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[64] men whose favorite literature lies in old English plays. His very name was not that by which he afterwards became noted; it being originally Henry Welles Smith, and being changed subsequently to gratify a relative who was also his benefactor.

Stranger than even this transformation of name and career was the third bit of the unexpected. The only member of the class who ever landed in the state's prison was precisely and unequivocally the most dignified and respectable man we mustered,--a man absolutely stainless as we knew him, whose whole aspect and bearing carried irresistible weight, and who was chosen by acclamation as the treasurer of our class fund. In truth, it was his face and manner that were his ruin; he was a lawyer and had charge of estates; trustful widows and orphans thronged round him and believed in him up to the moment the prison doors opened to receive him; he could no more resist such perilous confidence than could Shakespeare's Autolycus, and might say with him, “If I had a mind to be honest, I see Fortune would not suffer me.”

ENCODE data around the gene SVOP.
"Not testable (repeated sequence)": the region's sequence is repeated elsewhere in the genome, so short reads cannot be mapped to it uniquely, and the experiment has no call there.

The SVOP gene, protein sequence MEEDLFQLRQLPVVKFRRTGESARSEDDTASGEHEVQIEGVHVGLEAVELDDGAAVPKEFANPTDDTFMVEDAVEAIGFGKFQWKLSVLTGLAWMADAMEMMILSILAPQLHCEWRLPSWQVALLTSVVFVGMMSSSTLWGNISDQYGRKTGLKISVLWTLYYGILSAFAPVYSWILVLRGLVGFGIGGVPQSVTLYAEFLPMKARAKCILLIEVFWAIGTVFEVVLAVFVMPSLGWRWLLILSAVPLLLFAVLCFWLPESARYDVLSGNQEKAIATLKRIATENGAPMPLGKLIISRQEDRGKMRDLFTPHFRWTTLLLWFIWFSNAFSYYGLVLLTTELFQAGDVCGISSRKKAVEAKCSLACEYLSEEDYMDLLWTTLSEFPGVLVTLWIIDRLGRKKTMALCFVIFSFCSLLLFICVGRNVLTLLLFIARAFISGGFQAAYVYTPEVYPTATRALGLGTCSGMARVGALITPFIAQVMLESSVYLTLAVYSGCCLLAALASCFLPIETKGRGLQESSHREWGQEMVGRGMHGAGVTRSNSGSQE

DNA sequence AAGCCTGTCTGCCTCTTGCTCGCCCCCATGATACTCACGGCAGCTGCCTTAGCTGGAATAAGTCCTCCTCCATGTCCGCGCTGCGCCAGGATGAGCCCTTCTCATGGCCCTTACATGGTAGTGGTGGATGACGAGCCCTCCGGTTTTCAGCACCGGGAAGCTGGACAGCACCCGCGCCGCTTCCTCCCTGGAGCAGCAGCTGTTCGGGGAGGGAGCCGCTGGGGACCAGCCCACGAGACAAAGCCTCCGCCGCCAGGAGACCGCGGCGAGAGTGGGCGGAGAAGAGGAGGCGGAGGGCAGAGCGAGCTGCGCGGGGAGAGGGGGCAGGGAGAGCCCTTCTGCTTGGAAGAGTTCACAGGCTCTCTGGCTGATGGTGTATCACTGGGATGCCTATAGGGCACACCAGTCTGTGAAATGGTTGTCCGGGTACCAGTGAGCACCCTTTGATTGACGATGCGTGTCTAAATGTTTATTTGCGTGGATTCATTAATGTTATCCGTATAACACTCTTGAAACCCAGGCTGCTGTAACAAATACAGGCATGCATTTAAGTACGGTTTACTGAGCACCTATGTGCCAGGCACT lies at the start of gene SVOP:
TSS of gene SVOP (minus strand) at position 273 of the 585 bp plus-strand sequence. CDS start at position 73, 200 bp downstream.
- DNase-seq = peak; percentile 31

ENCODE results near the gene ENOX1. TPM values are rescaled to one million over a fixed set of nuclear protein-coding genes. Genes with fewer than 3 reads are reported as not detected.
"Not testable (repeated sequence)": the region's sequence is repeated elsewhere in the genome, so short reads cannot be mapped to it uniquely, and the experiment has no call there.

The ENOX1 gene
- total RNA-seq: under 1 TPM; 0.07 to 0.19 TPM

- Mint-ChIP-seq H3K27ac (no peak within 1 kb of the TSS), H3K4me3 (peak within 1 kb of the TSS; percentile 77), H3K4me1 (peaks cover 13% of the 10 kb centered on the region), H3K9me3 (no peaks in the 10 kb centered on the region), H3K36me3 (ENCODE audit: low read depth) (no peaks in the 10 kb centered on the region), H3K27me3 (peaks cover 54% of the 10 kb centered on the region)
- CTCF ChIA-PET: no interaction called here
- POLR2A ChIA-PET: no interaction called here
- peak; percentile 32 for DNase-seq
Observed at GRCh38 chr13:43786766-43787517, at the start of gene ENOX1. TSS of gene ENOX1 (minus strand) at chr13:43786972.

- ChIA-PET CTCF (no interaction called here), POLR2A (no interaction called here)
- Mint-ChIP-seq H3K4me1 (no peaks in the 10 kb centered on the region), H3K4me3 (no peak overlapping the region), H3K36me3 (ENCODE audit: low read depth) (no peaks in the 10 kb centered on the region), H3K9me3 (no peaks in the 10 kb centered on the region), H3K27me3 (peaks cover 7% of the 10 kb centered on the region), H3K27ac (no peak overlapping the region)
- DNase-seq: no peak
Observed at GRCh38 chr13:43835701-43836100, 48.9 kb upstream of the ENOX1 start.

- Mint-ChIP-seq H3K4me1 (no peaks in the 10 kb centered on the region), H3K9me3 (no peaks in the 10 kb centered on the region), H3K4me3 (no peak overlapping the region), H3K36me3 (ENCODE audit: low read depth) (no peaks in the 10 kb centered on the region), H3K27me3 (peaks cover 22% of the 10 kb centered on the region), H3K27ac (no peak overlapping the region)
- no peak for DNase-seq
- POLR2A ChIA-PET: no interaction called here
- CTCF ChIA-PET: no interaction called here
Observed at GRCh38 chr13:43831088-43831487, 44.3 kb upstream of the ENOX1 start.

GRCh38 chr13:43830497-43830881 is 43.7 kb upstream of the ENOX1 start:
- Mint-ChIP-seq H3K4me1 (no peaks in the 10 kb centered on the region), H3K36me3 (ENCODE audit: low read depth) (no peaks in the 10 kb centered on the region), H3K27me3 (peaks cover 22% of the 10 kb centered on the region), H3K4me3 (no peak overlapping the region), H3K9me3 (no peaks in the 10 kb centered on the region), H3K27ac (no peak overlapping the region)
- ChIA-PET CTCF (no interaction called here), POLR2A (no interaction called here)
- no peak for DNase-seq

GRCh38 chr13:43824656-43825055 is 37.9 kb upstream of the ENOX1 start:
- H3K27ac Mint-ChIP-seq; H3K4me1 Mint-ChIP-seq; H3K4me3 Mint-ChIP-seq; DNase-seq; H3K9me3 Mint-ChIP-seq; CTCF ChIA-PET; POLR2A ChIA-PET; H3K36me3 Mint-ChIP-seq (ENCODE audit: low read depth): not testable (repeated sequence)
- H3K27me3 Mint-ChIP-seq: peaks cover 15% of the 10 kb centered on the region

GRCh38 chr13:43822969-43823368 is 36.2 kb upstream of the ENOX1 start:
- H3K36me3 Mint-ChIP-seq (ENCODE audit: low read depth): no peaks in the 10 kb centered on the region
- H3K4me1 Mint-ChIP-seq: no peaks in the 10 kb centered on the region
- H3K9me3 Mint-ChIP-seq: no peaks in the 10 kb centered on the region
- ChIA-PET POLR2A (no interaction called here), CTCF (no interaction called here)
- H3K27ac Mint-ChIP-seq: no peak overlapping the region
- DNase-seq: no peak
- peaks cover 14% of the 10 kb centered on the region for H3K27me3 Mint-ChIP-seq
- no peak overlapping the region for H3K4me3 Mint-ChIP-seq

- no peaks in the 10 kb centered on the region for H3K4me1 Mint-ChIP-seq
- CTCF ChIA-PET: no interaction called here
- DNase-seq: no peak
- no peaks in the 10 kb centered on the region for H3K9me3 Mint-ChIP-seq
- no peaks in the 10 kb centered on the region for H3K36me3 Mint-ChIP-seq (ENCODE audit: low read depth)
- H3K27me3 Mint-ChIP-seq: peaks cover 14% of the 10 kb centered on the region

My only really intimate friend in the class was Parker, already named, who, although two years older than myself, and of more staidness of temperament and maturity of character, had

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Henry Welles Smith (1)
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